James van Riemsdyk knows he was not given a five-year, $35 million contract last year to be on the Flyers’ fourth line.
But that’s where the Flyers’ big left winger has played the last four games.
To his credit, van Riemsdyk hasn’t sulked and hasn’t stopped playing hard.
The Central Jersey native hasn’t been playing that poorly. His defense has improved, and he was getting plenty of scoring chances from in close before his demotion.
He just wasn’t finishing those chances, and now has only one goal in his last 16 games.
“Obviously, I’m here to produce and score goals,” van Riemsdyk, whose team hosts Detroit at 4 p.m. Friday, said recently. “When things aren’t going in, I think there are things you can focus on. For me, focus on being good on the walls, don’t turn pucks over, be a plus player. I think I’ve been doing all those things. You just continue to stick with it.”
Case in point: van Riemsdyk, playing in his 700th career game, contributed an assist on Tyler Pitlick’s goal and was plus-1 in the Flyers’ 3-2 comeback win Wednesday in Columbus, where they entered the night with just one win in their previous 14 contests.
Flyers coach Alain Vigneault said van Riemsdyk is working hard and ‘trying to get his game in order. As a staff and as a head coach, there’s always that fine line. Players say, ‘Give me more ice time and I’ll play better,’ and I say, ‘Play better and I’ll give you more ice time.’ We’ve given him every power play, and he’s gotten one goal so far on that unit.”
“I feel like I’ve gotten some good looks, and I’ve certainly been a little snake-bitten,” van Riemsdyk said. “But I know I’m here to produce offense and it hasn’t necessarily gone well for me in that sense, but I have to focus on the other details as I mentioned, and the rest usually takes care of itself.”
Van Riemsdyk, who had 27 goals in 66 games last season but just four goals in 25 games this year, had received less than 10 minutes of playing time in his previous two games before Wednesday. He was on the ice for 15:55 against Columbus, primarily because the Flyers had five power plays.
“Everyone wants to play,” van Riemsdyk said, “but that being said, those decisions are out of your control as a player. You just have a good attitude, a good mindset every day, and you go from there.”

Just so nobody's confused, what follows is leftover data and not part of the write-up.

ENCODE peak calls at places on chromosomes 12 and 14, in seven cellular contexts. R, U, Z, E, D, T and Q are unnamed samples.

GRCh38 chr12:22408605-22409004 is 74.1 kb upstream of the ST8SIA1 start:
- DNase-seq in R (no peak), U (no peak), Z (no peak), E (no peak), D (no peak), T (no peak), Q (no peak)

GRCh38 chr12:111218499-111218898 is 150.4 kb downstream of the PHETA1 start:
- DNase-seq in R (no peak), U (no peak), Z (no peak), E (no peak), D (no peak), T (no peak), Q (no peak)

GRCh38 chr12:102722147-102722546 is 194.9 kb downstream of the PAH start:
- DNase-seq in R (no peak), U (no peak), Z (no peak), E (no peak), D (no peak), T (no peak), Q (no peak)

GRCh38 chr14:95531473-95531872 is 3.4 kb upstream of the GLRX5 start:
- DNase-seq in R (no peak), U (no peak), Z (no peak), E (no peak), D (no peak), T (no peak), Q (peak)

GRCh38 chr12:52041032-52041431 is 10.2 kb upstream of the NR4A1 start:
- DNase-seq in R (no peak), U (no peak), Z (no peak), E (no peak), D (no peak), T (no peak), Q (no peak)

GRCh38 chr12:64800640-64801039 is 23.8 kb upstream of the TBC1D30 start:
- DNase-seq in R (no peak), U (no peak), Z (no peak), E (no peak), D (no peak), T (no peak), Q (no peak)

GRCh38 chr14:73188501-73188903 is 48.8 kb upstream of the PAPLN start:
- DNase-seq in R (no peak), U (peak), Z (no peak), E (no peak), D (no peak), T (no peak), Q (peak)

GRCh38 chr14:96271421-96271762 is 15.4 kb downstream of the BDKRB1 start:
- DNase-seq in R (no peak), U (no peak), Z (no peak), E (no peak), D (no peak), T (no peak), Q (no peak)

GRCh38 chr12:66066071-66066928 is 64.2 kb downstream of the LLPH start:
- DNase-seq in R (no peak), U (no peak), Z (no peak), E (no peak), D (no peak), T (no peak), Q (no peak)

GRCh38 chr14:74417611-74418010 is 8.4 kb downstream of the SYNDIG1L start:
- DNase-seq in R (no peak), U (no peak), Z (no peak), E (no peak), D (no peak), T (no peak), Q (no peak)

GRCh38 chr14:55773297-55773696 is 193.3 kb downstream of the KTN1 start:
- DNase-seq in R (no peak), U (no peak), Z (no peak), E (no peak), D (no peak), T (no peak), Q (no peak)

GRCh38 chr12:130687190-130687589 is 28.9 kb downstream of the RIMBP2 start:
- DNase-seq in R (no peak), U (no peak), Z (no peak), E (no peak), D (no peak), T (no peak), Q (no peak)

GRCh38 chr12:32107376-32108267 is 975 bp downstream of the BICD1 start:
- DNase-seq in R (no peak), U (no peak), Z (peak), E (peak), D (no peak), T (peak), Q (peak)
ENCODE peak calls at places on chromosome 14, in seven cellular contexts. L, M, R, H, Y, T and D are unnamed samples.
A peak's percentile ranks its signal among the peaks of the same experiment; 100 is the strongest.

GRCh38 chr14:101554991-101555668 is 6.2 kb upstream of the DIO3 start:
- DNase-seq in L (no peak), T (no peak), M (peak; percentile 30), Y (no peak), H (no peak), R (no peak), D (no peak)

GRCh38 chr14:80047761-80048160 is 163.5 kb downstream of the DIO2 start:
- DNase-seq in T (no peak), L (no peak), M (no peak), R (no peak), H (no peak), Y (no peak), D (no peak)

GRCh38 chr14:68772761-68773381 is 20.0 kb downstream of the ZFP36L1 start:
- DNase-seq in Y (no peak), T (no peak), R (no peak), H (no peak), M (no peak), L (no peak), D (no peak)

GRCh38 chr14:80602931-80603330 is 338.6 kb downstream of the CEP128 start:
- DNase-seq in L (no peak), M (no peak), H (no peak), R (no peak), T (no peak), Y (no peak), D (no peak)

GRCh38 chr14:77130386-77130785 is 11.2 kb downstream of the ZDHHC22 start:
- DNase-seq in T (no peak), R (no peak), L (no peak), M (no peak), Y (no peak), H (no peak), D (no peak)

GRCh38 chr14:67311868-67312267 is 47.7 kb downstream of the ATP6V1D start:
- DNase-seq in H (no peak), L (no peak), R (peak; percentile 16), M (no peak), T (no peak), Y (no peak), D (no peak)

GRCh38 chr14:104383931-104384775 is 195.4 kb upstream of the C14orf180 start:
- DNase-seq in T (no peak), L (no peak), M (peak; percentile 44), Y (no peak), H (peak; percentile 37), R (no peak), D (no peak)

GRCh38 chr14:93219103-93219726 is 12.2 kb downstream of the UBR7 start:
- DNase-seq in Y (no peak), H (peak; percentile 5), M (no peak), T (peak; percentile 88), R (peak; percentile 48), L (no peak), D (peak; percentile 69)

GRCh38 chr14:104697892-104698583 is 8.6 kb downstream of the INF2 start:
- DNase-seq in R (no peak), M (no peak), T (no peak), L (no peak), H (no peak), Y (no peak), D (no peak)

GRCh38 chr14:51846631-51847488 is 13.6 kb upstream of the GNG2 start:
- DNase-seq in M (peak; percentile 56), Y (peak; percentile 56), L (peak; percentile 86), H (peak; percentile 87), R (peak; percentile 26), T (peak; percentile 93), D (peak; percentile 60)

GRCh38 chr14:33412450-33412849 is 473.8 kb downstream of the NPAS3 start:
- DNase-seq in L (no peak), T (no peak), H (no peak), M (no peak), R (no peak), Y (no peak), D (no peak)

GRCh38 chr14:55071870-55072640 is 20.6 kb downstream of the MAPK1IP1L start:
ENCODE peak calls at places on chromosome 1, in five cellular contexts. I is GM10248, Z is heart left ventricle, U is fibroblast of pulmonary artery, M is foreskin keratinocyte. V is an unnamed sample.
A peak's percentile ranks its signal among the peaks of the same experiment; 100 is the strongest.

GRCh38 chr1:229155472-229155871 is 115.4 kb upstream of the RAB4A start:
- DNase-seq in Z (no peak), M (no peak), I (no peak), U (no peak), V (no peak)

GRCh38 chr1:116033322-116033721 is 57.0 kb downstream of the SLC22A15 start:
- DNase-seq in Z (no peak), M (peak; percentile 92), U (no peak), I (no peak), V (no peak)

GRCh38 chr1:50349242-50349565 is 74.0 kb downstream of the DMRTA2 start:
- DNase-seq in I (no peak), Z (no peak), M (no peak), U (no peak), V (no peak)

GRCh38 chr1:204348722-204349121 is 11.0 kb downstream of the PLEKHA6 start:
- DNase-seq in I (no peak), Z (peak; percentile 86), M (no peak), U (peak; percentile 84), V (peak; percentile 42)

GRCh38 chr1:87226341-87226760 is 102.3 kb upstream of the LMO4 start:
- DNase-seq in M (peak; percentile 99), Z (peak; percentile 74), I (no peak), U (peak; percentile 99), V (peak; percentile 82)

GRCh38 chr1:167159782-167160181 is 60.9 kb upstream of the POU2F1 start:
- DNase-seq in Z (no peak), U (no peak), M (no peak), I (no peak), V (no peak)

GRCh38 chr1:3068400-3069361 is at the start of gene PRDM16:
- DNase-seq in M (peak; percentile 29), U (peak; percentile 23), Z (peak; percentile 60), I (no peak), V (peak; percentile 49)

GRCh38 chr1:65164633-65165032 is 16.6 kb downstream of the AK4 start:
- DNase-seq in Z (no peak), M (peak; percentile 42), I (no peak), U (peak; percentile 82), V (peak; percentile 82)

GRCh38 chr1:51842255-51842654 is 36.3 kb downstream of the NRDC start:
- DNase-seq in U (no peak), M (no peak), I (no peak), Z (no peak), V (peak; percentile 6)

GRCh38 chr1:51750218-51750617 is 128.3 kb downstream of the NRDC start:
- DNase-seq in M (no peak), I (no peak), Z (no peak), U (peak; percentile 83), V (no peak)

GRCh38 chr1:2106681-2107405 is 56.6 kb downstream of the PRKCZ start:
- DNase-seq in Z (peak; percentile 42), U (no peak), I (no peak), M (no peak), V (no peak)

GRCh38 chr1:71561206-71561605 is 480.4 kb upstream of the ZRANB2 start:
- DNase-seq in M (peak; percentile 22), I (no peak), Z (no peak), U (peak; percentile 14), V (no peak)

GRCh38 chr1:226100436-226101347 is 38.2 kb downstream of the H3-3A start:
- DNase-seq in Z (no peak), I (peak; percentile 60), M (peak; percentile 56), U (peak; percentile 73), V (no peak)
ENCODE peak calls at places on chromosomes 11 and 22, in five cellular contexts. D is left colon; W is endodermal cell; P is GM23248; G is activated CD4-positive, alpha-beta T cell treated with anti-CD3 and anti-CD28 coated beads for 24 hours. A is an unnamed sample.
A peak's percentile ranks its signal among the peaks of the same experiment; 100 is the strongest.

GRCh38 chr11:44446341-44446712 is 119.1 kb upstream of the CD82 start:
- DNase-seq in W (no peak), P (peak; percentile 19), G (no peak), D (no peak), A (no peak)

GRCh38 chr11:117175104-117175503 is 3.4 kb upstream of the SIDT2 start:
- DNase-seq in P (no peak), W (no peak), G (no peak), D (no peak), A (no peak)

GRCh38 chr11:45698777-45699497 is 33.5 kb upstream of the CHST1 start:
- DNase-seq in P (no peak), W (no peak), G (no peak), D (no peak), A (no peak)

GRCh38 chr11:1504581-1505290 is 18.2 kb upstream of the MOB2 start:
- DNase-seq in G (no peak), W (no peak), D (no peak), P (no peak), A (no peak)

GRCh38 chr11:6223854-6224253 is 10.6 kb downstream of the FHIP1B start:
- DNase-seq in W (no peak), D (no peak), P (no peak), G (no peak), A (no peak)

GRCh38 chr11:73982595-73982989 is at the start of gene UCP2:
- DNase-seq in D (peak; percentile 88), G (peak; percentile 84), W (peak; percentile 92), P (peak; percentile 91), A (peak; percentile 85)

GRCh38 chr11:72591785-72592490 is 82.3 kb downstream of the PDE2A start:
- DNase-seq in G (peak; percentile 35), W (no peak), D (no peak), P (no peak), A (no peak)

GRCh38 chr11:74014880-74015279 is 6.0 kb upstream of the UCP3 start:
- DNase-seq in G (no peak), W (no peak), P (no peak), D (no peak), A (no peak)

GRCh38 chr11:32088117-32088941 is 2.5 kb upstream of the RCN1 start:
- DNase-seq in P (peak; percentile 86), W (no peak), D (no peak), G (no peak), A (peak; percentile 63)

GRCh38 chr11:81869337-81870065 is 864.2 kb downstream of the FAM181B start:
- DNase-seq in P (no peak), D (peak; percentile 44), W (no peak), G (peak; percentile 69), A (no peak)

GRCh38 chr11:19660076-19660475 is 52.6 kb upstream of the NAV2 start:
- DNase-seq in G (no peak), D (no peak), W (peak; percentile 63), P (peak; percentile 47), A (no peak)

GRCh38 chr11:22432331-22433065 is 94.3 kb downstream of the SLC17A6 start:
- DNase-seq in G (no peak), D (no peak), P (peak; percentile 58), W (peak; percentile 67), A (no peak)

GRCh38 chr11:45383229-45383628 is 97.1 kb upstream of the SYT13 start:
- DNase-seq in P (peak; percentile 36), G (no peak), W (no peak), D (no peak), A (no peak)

In Wednesday’s victory, Claude Giroux’s power-play goal late in the second period and Brian Elliott’s strong goaltending lifted the Flyers to the win, giving them points in 12 of their last 14 games.
The Flyers had been a sloppy 0-for-4 on the power play — and had not had many chances — before Giroux scored on a wrist shot from the left circle.
Elliott stopped 15 of his 28 shots in the third period. He made two huge late saves, including one with his skate on Sonny Milano’s point-blank attempt with 3:15 to go.
“Probably his best save of the year,” Giroux said.
Earlier, Scott Laughton converted Joel Farabee’s perfect goal-mouth feed into a goal, knotting the score at 2-2 early in the second period. It was Laughton’s first goal of the season – and first in 24 games dating back to last March.
“That’s the best I’ve felt since the injury,” said Laughton, who had missed 13 games this season because of a broken right index finger.
The goal negated Seth Jones’ tally with 36 seconds left in the first, which put Columbus ahead, 2-1.
Elliott called Laughton’s goal the key to a rare win in Columbus.
“I thought the energy of our team jumped up from there,” he said, “and we were able to play the rest of the game the right way. I thought we did a good job of not getting rattled by letting up a goal in the last minute of the [first] period. It’s a big sign that we’re a veteran team that can handle some misplays and come back with resilience.”
It was the Flyers’ first regulation victory at Nationwide Area since 2005, when rookie Jeff Carter deposited the winner.
“Just a big win on the road,” said Laughton, whose team improved its overall record to 13-7-5. “It feels like we hadn’t won in this building in forever.”